February 2, 2009

Ben Kweller covers Neil Young + plays some new songs

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Although he still looks eternally (and preternaturally) adolescent, 27 year-old Ben Kweller has been making music for fifteen years now, from catchy pop to punk rock and all shades in between. Recently returned to his home state to settle in Austin, Kweller’s bright new country-inflected album Changing Horses is out this week  on ATO Records.

“I wear my Texas roots on my sleeve,” Ben says on this interview from the BBC a few weeks ago. He’s apparently been writing these Southwestern songs for years (some hints broke through notably on 2006′s superb self-titled album and more recently on his How Ya Lookin’, Southbound? EP), and squirreling away the twang for the perfect time to gather them all into a slide-guitar + dusty heartbreak tour de force.

Kweller is comfortable letting his roots show. “I grew up bass-fishing, playing in creeks, and shooting BB guns,” Kweller says. “Country music was the soundtrack to my life. It’s still a big part of who I am. When Garth Brooks or Alan Jackson come on the radio, somethin’ happens inside. Brings me back to the trees, back to pushin’ cars out of the mud. Reminds me of my hometown.”

BEN KWELLER – Live on BBC2 (Dec 13, 2008)
Intro/Chat I
Sawdust Man
(new)
Chat II
From Hank To Hendrix
(Neil Young cover)
Chat III
Lizzy
(from 2002′s Sha Sha)

ZIP: BEN KWELLER ON BBC

And also — man. I love that Neil Young song he covers (from 1992′s Harvest Moon), and just like everything Kweller does, the way he sings it is here is so purely unaffected and honest:

Sometime it’s distorted
Not clear to you
Sometimes the beauty of love
Just comes ringin’ through

New glass in the window
New leaf on the tree
New distance between us
You and me

Can we get it together?
Can we still walk side by side?
Can we make it last
Like a musical ride?

Changing Horses is out February 3rd in the U.S. (today in Europe!), and there’s a sweeeet Daytrotter session recently posted as well.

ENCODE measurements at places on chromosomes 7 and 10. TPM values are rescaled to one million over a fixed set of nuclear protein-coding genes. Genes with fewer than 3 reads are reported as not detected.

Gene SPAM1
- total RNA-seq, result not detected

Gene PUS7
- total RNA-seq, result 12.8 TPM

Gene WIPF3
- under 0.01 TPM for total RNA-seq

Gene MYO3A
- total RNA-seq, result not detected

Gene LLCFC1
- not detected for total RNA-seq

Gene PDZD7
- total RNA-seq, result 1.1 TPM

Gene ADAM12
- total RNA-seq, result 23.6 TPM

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December 8, 2008

Monday Music Roundup

I went skiing this weekend, a rare occurrence for me despite living in Colorado. My body doth protest heartily today, after using muscles near-forgotten. I am a novice skier but by the end of the day Saturday I was hitting a stride where I wasn’t fighting against the giant contraptions buckled to my feet and I could just glide down the mountain (almost) naturally. It felt at times like flying, silently.

It was a gorgeous day and occasionally the sun would break through the clouds and shimmer across Lake Dillon in the distance. Even though I was listening to things like The Strokes and The Darkness, I couldn’t help but think of the Josh Ritter lyric, “The lake was a diamond in the valley’s hand.” A few times I stopped dumbfounded on the edge of the run and said out loud to no one in particular, “Man alive, that’s gorgeous” — all I have is a cell phone snap that doesn’t do it justice.


We also saw a free Girl Talk concert outside at Keystone Friday night (part of the impetus for the original trip) and it was short but fantastic. Gillis could have held the stage for another two hours and I think we would have all been happy as cold little clams. Due to the fact that we were dancing outside on snow, it never got as hot and sweaty as your standard Girl Talk concert, leaving us all wanting more and more.

Here are a few new tunes in these waning weeks of the year:

Titus Andronicus
Titus Andronicus

This is a fantastically sloppy, raucous track from Jersey’s Titus Andronicus. Like the band’s live shows, the song is loose and unhinged, with frustrated lyrics about the creative pressures like “throw my guitar down on the floor, no one cares what I’ve got to say anymore.” Frontman Patrick Stickles vows to write his masterpiece another day, but it sounds like they capture a fine visceral slice of their lives right at this moment. The band is named for the bloodiest of Shakespeare’s plays, and the re-release of their debut album The Airing of Grievances is due January 19 (XL Recordings). They hit the road next month with Los Campesinos!.